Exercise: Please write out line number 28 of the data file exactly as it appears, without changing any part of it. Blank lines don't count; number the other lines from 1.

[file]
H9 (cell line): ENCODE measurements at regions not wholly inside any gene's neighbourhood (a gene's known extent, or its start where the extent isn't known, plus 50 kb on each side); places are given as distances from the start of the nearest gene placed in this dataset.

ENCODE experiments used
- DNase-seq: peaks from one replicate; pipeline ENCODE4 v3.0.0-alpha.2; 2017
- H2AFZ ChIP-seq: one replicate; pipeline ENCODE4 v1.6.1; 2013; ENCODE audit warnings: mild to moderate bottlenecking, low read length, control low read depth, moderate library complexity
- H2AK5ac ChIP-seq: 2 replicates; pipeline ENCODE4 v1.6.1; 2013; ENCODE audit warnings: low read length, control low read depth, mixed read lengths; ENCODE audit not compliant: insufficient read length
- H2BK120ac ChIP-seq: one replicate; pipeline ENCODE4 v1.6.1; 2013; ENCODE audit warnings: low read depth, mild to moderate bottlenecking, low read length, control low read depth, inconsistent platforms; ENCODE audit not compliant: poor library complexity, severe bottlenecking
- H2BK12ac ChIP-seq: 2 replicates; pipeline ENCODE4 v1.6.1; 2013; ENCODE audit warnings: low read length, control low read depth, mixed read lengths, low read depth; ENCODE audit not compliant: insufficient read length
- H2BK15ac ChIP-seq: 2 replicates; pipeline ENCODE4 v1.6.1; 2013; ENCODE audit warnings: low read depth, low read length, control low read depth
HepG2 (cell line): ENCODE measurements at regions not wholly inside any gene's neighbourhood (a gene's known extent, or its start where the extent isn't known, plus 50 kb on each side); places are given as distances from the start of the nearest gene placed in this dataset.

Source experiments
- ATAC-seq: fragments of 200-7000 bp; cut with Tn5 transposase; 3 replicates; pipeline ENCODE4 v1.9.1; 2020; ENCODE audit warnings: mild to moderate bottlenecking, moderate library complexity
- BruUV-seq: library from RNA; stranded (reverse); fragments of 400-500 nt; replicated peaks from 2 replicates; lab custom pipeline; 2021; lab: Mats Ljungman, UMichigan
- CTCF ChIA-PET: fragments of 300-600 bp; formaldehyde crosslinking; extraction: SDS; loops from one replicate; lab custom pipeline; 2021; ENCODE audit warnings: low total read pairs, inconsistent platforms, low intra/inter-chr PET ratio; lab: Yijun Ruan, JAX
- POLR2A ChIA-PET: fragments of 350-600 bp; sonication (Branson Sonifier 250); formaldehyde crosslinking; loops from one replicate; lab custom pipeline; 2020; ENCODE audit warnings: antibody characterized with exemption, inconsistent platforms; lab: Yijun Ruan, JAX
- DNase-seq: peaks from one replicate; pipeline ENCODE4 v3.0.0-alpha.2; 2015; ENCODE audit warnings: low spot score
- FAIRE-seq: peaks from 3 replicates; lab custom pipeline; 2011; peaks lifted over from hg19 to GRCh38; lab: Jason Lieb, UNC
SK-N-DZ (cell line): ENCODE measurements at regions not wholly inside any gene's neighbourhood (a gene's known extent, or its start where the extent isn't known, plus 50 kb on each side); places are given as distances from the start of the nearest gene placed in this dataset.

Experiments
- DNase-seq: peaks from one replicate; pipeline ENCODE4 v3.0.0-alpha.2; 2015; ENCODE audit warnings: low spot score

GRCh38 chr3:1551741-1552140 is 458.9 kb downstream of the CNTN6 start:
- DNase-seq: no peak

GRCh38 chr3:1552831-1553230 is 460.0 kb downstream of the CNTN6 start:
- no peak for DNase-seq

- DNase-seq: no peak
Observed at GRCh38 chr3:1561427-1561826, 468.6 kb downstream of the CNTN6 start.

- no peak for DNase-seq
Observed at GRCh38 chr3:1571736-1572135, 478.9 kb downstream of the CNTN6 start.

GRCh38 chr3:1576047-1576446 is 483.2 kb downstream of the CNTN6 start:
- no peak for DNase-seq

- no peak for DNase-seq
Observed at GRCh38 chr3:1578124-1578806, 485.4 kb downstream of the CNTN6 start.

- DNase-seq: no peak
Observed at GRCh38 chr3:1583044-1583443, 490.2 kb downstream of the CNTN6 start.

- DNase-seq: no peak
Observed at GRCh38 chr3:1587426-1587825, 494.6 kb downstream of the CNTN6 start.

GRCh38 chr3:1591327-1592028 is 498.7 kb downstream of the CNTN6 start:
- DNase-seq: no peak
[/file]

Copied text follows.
GRCh38 chr3:1576047-1576446 is 483.2 kb downstream of the CNTN6 start: